thesilversiren: (Default)

I have a 3 year old son with major allergies. At roughly 2 months, he had severe eczema and when it didn’t start to clear up, we went through a series of doctors and at 6 months he was diagnosed with severe allergies to: soy, dairy, peanuts, wheat and eggs.

While society has become better about food allergies- many restaurants list allergens, food labels are more clear than ever and schools in general are more understanding. But every so often, I see public comments that remind me how little people really understand about food allergies- especially severe ones.

Last month, Chicago Tribune’s “Ask Amy” column shared this letter and response:

Dear Amy: Recently I threw a baby shower luncheon for my sister-in-law. One guest called to tell me that she is a vegetarian, and another guest called to “inform me” that she is on a strict gluten-free diet. I didn’t mind their giving me this information, but what upset me was their “you need to accommodate me” attitude. I didn’t know either lady, and neither offered to bring a dish that would suit her needs. It took a lot of extra work for me to make the dishes to satisfy their diets.

My mother-in-law told me that I should have stuck to my original menu and let the “special” guests worry about their own needs. What do you think is proper?

— Hostess Who Gave the Mostest

Dear Hostess: Sometimes you just can’t win. If guests with special diets can’t consume the offerings at a meal, hosts feel frustrated and wish they had been informed ahead of time.

If people contact you before an event informing you of their special dietary needs, it is kind of you to extend your generosity by trying to provide whatever food they can eat.

You could easily cover both the vegetarian and the gluten-free diet by providing a vegetable and a fruit salad.

I agree with you that preparing for special diets stretches your hospitality; you might have prompted these women to adjust their attitudes and also assist you by asking, “Could you give me some suggestions about specific dishes you can eat?”

If a suggestion is beyond your ability to provide, you should be honest and say so.

While this is fairly sound advice, there’s a problem. My mother’s a vegetarian, and quite often she’s shown up to family parties to discover that the only thing she can eat is the plain green salad when there’s quite the spread elsewhere. Or maybe a crudite platter. When we were planning my wedding, it was shocking how many places felt satisfied to serve a vegetarian guest a sad plate of vegetables as their entree. And while she does eat seafood, quite often people will prepare them with bacon and sort of expect her to pick around the bacon.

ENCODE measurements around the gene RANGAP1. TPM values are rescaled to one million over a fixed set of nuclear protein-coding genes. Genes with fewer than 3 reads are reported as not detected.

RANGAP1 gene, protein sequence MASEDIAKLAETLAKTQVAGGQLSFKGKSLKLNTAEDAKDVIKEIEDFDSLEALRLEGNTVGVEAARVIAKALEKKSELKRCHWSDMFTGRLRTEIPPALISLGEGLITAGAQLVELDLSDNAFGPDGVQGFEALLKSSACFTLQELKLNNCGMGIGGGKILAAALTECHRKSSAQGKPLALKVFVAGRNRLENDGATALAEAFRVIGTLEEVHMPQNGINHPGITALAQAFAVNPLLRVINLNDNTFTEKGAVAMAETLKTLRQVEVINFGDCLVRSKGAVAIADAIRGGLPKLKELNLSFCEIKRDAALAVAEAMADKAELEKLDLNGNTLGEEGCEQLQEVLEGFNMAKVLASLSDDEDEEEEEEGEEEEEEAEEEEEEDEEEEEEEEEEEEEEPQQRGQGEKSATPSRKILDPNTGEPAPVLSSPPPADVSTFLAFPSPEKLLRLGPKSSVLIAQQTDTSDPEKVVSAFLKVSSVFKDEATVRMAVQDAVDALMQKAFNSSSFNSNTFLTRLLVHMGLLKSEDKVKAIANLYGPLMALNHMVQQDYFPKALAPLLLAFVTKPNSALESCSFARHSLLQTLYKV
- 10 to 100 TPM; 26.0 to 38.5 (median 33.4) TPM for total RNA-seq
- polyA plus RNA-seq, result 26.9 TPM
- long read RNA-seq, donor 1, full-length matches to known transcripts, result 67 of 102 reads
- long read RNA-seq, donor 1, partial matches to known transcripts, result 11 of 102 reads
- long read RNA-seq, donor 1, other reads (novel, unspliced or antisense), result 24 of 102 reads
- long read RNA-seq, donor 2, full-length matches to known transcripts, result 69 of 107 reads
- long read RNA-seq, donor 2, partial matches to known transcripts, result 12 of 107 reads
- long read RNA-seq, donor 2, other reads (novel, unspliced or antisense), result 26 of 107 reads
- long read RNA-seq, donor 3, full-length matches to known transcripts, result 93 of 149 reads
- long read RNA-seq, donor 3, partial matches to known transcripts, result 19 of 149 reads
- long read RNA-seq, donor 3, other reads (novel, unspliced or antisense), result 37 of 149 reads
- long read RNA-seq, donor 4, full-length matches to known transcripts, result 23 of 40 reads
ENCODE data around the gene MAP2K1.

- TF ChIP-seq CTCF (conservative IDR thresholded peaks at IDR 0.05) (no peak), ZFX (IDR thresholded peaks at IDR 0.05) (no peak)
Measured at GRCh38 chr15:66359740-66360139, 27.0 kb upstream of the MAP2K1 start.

The easiest solution for a hostess is to say that they’re not familiar with cooking that sort of cuisine, and ask if it would be possible for them to bring their own entree. And say, “I understand it’s asking a bit of you, but I’m just not familiar with it and don’t want you to wind up only being able to have the side salad.” For most people, the honesty would be appreciated.

Honestly, I offer to bring food for my son when we’re invited somewhere (and even when we dine out at a restaurant I’m not familiar with). It’s ridiculous for me to assume that someone could easily accommodate his needs. But that’s me.

Then there’s dining out. Consider these two tweets posted by Chef Rick Bayless (@rick_bayless).

While I find myself constantly frustrated by attitudes of chefs against alternative diets (quite often allergens are hidden in foods, and it’s not unusual to find meat items hidden in dishes that seem vegetarian), I have to say that I’m proud of Rick Bayless for his attitude. He was extremely right in being honest with the guest in saying that because they use peanuts in many dishes that the entire kitchen was likely contaminated.

The guest on the other hand… I can’t think of a single person with a severe food allergy who would take this attitude. Or to insist that a restaurant have epi-pens on hand. I have to assume that this was someone who was hoping to shake him down for some money, and not just your average person with allergies.

My son’s allergic to soy. I wouldn’t dream of taking him to an Asian restaurant, or expect that somehow they would be able to make their dishes without soy (granted, he’s allergic to many other foods, but I’m trying to simplify my point). When I pick a restaurant to eat at with my mom, I usually see if they have a menu posted on their website and ask her if there’s anything that looks good to her. And after the Thanksgiving 2007 debacle (where she was brought a minestrone soup that was made in beef stock), I usually call to make sure that what appears to be a vegetarian dish is actually vegetarian.

…Now I’m getting sidetracked. This was going to be about etiquette. I propose that those of us with allergies/special diets (or who care for those with them) follow a few simple rules.

1. When invited to a party with a meal, call well in advance to make sure that the host/hostess is aware of your food limitations. If you have several, it might be difficult for the host to accommodate you. Be prepared to offer to bring a dish or two that you can enjoy.

2. When dining out, be prepared to ask questions about the dishes. So it might be wise to avoid cuisines that feature a lot of your allergens, and wise to contact the restaurant well in advance with questions. And be prepared for chefs to not understand food allergies/special diets.